Dementia going to increase three-fold by 2050

The estimated annual global cost of dementia is US$ 818 billion, equivalent to more than 1 per cent of global GDP

By Kundan Pandey
Published: Thursday 07 December 2017

Global Dementia Observatory, a web-based platform, will track progress on the provision of services for people with dementia. Credit: MaxPixelBy 2050, there will be more than three-fold increase in the number of people suffering from dementia from 50 million to 152 million, says World Health Organization (WHO) on the occasion of launching its Global Dementia Observatory.

Increasing global population of elderly people is one of the major reasons cited by the WHO.

Dementia is an umbrella term for several diseases that are mostly progressive, affecting memory, other cognitive abilities and behaviour and interfering significantly with a person’s ability to perform daily activities. Women are more often affected than men. Alzheimer’s disease is the most common type of dementia and accounts for 60–70 per cent of cases. The other common types are vascular dementia and mixed forms.

The estimated annual global cost of dementia is US$ 818 billion, equivalent to more than 1 per cent of global GDP. The total cost includes direct medical costs, social care and informal care. By 2030, the cost is expected to more than double to $2 trillion—a cost that could undermine social and economic development and overwhelm health and social services, including long-term care systems, says the statement.

Tedros Adhanom Ghebreyesus, Director-General of WHO says, "Nearly 10 million people develop dementia each year, 6 million of them in low- and middle-income countries. The suffering that results is enormous. This is an alarm call: we must pay greater attention to this growing challenge and ensure that all people living with dementia, wherever they live, get the care that they need."

The Global Dementia Observatory, a web-based platform launched by WHO on December 7, will track progress on the provision of services for people with dementia and for those who care for them—both within countries and globally. It will monitor the presence of national policy and plans, risk reduction measures and infrastructure for providing care and treatment. Information on surveillance systems and disease burden data is also included.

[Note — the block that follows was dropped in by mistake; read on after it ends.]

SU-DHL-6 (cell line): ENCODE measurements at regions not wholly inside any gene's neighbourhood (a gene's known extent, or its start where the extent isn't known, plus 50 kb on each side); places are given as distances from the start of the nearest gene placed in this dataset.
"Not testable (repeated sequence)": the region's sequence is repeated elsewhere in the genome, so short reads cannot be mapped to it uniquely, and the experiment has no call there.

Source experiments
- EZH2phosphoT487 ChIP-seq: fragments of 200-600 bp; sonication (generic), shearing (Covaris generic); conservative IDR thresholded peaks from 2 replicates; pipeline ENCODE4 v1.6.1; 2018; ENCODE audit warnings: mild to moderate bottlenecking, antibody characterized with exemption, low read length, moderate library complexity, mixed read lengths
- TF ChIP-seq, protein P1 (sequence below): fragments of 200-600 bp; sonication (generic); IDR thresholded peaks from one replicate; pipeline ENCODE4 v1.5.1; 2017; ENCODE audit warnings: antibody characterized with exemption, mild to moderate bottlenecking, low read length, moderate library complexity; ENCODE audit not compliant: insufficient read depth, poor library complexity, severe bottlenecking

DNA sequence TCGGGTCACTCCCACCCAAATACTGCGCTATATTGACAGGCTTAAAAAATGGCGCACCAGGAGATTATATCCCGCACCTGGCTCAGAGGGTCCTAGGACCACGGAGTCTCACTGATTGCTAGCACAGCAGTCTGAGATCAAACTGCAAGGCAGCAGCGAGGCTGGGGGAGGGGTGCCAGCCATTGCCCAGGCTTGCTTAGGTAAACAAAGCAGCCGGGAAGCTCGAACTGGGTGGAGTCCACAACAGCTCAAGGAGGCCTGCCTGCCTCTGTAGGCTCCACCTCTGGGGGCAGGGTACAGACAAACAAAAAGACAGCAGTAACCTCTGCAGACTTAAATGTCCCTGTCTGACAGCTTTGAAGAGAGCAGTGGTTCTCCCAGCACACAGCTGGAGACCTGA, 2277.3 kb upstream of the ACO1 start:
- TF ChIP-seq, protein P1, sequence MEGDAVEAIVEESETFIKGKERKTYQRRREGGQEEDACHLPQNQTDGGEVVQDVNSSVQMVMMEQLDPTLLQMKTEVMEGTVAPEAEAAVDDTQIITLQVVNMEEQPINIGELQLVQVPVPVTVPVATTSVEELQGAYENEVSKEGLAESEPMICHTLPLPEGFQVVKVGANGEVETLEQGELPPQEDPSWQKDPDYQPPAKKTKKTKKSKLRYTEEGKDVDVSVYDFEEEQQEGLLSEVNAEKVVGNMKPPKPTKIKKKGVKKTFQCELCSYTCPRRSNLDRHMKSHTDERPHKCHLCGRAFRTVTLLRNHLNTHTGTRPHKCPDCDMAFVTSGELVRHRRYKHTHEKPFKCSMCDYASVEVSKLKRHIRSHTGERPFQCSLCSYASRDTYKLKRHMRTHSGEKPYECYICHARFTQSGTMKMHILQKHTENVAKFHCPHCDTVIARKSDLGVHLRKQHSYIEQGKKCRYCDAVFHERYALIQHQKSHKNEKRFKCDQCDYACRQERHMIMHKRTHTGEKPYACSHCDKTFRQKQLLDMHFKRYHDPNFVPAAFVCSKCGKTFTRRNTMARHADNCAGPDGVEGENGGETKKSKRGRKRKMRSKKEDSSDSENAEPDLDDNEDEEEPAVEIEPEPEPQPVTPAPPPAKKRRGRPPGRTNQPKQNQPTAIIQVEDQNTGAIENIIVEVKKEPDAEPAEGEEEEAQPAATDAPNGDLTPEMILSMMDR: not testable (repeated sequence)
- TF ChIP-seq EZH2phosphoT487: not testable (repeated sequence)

"This is the first global monitoring system for dementia that includes such a comprehensive range of data," says Dr Tarun Dua, Department of Mental Health and Substance Abuse at the WHO. "The system will not only enable us to track progress, but just as importantly, to identify areas where future efforts are most needed."

Link between air pollution and dementia

Body Burden: lifestyle diseases, a recently released book by Down To Earth, highlights a link between air pollution and dementia. Citing number of international studies, the book concludes that exposure to poor air quality causes dementia and Alzheimer’s disease.

A new study by the University of Montana in the US and other research institutions has found that air pollution affects levels of metabolites responsible for cognitive functions in young people who are carriers of Alzheimer's gene. These findings, based on results in young people living in Mexico City, were published in the Journal of Alzheimer’s Disease on September 24, 2015.

Another population-based cohort study done in Taiwan has found a 138 per cent increase in risk of Alzheimer’s disease per increase of 4.34 microgram/cubic metre in PM2.5.

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